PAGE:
Shiller has been too conservative on his predictions because he’s an ivory-tower guy. If he were to talk to potential home sellers, he’d find that there aren’t many – if any – who have to move so badly that they would sell for “substantially lower” prices. The next phase after the frenzy will be the stagnant/plateau stage where the demand thins out and sellers wait for that perfect nuclear family with 2.2 kids to come along some day.
Nobel prize-winning economist Robert Shiller is worried a bubble is forming in some of the market’s hottest trades. He’s notably concerned about housing, stocks and cryptocurrencies, where he sees a “Wild West” mentality among investors.
“We have a lot of upward momentum now. So, waiting a year probably won’t bring house prices down,” Shiller said.
According to Shiller, current home price action is also reminiscent of 2003, two years before the slide began. He notes the dip happened gradually and ultimately crashed around the 2008 financial crisis.
“If you go out three or five years, I could imagine they’d [prices] be substantially lower than they are now, and maybe that’s a good thing,” he added. “Not from the standpoint of a homeowner, but it’s from the standpoint of a prospective homeowner. It’s a good thing. If we have more houses, we’re better off.”
Is the video clip above supposed to include this quote:
“Not from the standpoint of a homeowner, but it’s from the standpoint of a prospective homeowner. It’s a good thing. If we have more houses, we’re better off.”
When he says, “prospective homeowner,” Shiller means “homebuyers, correct?”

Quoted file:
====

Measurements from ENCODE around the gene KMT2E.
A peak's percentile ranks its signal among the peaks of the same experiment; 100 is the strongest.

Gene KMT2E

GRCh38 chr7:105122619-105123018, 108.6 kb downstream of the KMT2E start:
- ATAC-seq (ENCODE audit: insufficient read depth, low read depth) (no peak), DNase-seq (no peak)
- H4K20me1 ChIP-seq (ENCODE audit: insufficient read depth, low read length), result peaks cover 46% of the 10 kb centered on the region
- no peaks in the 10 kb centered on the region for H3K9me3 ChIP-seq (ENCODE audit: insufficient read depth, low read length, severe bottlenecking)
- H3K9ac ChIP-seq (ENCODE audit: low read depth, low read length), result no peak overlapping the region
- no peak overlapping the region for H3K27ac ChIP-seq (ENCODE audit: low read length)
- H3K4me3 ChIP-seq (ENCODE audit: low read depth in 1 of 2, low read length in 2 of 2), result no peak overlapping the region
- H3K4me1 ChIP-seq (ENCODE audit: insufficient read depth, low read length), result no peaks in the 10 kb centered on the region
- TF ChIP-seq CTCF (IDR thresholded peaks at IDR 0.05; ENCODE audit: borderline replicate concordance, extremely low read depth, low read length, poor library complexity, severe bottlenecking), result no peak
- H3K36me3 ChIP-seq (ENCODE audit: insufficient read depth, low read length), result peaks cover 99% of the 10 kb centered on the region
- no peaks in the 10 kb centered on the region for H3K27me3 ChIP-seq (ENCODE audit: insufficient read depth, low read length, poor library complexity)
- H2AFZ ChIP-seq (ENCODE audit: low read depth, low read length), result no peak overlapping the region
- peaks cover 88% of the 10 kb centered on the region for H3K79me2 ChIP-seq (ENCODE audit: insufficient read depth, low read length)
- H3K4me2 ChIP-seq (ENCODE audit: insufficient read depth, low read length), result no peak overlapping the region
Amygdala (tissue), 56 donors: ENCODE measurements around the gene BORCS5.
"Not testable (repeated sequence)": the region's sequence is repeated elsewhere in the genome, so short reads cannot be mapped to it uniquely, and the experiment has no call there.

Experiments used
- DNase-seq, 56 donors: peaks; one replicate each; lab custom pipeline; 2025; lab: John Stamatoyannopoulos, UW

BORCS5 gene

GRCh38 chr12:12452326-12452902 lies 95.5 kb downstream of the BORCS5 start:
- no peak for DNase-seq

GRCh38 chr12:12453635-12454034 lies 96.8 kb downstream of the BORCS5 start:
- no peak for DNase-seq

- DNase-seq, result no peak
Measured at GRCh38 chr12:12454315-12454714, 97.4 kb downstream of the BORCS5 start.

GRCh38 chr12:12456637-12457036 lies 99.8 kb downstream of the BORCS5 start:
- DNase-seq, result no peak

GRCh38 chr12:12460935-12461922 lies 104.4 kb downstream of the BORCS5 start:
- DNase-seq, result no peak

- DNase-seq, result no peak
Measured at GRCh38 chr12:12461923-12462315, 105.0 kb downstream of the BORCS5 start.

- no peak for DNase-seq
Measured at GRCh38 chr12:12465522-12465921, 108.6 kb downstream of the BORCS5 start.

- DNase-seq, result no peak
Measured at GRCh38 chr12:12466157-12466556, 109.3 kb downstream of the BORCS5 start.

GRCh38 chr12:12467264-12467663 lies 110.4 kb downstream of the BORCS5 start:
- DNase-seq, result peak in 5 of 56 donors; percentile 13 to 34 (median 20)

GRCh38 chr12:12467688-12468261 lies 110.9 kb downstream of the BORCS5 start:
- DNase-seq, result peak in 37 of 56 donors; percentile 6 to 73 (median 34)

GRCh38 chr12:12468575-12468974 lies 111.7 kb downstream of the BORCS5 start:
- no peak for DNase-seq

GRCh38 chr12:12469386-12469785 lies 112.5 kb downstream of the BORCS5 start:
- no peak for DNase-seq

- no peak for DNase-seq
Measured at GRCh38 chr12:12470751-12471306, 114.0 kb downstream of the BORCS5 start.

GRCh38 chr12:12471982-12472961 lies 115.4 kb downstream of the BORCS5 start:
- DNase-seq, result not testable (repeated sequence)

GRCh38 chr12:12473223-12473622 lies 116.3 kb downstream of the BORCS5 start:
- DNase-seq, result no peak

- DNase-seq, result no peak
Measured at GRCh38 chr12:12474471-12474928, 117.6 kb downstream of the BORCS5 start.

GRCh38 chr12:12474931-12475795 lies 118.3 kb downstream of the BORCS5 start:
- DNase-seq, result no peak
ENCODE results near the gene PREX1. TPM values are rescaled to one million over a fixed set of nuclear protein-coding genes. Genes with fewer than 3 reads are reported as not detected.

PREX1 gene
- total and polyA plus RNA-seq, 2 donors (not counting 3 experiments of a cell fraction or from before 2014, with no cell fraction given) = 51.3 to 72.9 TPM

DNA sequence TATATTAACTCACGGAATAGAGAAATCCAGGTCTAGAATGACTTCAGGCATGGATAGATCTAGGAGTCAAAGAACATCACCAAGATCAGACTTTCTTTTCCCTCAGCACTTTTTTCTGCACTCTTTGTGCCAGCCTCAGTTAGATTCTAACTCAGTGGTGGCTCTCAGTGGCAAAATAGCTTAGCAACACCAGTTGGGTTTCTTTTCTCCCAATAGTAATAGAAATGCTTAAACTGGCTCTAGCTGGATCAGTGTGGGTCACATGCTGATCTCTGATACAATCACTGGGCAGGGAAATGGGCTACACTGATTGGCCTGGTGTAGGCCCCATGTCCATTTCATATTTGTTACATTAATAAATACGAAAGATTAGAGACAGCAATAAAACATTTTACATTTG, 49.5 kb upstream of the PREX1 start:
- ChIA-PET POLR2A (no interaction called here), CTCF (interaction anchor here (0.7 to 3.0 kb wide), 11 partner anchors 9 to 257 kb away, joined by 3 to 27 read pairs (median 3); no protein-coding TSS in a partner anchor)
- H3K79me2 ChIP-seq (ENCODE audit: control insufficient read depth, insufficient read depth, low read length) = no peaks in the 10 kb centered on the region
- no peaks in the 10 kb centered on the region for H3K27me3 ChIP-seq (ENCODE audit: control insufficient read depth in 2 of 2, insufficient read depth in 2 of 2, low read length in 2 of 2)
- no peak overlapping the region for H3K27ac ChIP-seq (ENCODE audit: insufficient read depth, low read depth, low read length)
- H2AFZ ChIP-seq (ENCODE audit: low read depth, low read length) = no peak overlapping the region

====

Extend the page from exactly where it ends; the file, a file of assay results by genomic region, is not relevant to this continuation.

Yes, and I’m not sure his quotes in video were the same as in print here (where I clipped mine):
Even though the record run in stocks and cryptos has been taking a break over the past couple of weeks, Shiller is worried. He’s particularly uneasy about the latest housing boom.
“In real terms, the home prices have never been so high. My data goes back over 100 years, so this is something,” said Shiller, co-founder of the S&P CoreLogic Case-Shiller home price index. “I don’t think that the whole thing is explained by central bank policy. There is something about the sociology of markets that’s happening.”
How do how prices go down if owners have skin in the game?
They don’t. They might stagnate, but no one is giving away their home if they have equity.
Exactly. Bank clerks are the only people who give them away.
“There is something about the sociology of markets that’s happening.”
Is there a more emotionally-charged purchase than that of an owner-occupied home? Layer a bidding-war environment on top of that, with participants who have lost “auctions” over and over and who are determined to win one, and you really have yourself quite a scene.
Is there a more emotionally-charged purchase than that of an owner-occupied home?
I can’t think of any. Most are planning to raise their family there forever.
Most emotionally charged AND most expensive purchase people make.
And we put agents in charge who have passed a 150-question multiple-choice test once in their lifetime.
“How do how prices go down if owners have skin in the game?
They don’t. They might stagnate, but no one is giving away their home if they have equity.”
exactly right, prices ‘stagnate’ and inflation goes to a more normal 3% (while loan rates go back to normal 7%).
But in the scenario FreedomCM describes above, don’t the current owners get the benefit of inflation on their hard asset? So the homeowner wins either way, and renters are hurt either way. But regardless, prices don’t go down.
In the above scenario, nominal prices stagnate. Real (inflation-adjusted) prices go down.
But who knows? Perhaps the Fed won’t let it happen…and the US will become more like Europe, where few are able to own their housing.